If Capita are then selling this on, then they are essentially double selling the notes, getting them for free (unfair) from the GP practice and then selling them to bereaved families.

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  • PCSE, NHS England's true legacy for primary care.

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  • This comment has been removed by the moderator.

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  • Your article is not strictly correct. Access to a bereaved patient's records is under the Access to Health Records Act 1990. If the record has been amended within 40 days no charge can be made. After this £10 can be charged for access, and then a 'reasonable' amount can be charged for photocopying and posting. There is no upper limit to this and I have have previously charged over £200 for copying and posting a record that had many stuffed Lloyd George envelopes as well as the computer record. Once the patient record has left the practice, however, it is not the responsibility of the practice to be involved at all.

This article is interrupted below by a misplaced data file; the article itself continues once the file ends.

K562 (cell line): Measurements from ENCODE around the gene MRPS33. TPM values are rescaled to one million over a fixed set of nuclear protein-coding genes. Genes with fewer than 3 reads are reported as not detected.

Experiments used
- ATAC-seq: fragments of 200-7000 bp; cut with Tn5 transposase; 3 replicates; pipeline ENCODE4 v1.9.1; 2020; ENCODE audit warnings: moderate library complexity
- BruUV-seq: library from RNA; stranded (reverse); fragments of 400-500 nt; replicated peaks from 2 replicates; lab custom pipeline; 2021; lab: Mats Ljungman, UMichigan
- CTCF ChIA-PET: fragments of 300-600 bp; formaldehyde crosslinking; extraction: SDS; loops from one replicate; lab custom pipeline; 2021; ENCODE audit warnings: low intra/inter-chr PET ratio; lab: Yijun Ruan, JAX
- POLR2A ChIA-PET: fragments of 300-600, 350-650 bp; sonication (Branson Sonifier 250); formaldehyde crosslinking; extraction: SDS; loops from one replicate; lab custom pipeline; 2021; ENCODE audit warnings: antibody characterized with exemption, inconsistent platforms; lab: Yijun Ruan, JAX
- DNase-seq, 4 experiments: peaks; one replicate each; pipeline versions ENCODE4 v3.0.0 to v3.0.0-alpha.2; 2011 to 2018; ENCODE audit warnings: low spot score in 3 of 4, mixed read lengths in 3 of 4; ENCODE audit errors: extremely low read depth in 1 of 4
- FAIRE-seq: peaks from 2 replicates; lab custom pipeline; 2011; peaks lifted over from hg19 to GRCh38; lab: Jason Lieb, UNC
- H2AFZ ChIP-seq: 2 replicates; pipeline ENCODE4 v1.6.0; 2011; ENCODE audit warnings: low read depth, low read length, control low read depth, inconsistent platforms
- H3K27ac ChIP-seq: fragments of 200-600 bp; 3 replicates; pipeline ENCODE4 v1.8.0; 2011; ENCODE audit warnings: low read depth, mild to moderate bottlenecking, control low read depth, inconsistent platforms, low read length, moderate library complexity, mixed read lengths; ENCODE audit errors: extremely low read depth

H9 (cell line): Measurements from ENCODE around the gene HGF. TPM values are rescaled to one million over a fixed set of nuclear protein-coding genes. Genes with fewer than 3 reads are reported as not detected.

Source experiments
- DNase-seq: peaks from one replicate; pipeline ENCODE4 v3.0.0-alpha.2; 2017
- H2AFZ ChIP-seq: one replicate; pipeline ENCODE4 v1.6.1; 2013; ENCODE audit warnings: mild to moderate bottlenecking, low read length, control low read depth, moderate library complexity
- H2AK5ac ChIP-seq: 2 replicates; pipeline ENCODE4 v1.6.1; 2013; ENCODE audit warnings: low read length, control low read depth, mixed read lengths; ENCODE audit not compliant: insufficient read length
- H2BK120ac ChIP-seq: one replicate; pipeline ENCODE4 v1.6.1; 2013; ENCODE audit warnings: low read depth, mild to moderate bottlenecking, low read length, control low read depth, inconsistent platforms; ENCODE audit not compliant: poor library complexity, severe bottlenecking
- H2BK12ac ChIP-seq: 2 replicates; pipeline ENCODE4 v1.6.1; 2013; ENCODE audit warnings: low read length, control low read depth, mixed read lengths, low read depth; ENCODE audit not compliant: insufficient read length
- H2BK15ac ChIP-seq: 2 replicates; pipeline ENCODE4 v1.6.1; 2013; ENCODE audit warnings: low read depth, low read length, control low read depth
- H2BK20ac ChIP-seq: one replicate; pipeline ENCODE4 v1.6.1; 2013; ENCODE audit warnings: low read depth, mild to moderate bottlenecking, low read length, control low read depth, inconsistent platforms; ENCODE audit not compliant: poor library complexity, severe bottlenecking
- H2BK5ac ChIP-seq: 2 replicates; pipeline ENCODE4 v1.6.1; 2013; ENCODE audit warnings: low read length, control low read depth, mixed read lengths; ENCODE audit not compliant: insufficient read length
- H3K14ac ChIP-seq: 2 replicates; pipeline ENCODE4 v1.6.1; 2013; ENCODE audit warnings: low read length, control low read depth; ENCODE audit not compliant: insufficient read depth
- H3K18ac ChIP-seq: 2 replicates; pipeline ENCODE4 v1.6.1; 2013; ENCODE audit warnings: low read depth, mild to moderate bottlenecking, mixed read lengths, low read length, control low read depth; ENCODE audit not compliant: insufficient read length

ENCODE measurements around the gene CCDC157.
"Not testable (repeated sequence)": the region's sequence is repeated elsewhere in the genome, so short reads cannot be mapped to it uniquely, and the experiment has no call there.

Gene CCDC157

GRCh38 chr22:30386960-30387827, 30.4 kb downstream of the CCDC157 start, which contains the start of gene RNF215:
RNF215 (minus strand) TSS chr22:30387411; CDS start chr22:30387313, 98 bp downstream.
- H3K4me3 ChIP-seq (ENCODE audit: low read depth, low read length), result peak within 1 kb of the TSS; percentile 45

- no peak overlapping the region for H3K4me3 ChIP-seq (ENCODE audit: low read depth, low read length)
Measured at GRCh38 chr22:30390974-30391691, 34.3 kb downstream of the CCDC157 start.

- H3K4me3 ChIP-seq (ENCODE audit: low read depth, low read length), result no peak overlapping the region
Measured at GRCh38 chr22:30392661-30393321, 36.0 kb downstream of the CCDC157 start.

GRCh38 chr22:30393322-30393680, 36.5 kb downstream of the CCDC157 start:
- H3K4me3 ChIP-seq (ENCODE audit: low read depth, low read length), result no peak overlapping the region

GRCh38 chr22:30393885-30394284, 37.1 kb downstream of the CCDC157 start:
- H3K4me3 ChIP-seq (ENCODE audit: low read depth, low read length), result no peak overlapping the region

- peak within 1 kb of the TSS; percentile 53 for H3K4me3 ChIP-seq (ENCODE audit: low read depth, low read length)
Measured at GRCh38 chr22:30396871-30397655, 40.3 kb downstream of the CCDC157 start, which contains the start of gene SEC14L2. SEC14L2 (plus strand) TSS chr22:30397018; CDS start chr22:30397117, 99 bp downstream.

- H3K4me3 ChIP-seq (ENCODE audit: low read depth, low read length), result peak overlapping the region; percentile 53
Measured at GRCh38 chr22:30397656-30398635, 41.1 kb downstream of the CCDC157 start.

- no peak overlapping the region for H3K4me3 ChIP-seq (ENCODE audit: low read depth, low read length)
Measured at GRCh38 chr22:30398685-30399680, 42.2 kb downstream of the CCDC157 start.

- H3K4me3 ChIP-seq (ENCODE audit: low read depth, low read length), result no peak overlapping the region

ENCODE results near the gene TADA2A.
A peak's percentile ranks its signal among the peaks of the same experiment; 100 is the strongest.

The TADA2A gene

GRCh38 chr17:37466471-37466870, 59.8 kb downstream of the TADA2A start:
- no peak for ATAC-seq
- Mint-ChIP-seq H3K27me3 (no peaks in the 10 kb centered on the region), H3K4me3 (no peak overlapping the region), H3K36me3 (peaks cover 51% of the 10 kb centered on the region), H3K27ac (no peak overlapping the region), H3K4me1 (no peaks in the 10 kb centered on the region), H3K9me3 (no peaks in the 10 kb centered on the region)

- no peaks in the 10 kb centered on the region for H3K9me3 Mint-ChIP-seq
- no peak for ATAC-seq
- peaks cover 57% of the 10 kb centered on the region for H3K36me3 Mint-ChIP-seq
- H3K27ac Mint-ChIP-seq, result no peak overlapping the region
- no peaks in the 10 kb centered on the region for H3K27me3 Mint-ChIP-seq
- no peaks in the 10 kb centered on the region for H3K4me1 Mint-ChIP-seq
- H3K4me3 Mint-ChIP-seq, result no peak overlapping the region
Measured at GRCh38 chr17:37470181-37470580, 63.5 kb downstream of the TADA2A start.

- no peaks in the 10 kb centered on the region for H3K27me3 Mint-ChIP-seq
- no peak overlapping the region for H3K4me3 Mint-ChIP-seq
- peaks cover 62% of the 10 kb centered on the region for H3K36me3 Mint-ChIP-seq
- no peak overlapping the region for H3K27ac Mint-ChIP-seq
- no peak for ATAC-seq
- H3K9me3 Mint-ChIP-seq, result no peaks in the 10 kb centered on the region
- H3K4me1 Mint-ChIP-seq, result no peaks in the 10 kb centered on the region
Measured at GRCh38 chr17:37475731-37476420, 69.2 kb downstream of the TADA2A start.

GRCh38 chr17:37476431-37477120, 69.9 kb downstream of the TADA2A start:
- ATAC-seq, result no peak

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  • Perhaps it's the Access to Health Records Act 1990 that needs reform?

    In my experience, when people go trawling through notes like this they are often looking for a legal case or to make a complaint. Maybe we should be able to refuse without a court order and then charge on a sliding scale per page? Photocopying and checking notes is actually quite resource intensive and should be fairly accounted for.

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  • Why should ANYTHING be free? Cardigans

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  • 09 August 2016 at 1:38 pm

    Yes, and nothing should have been free - including the free Medical Education that you may very well had a few years ago.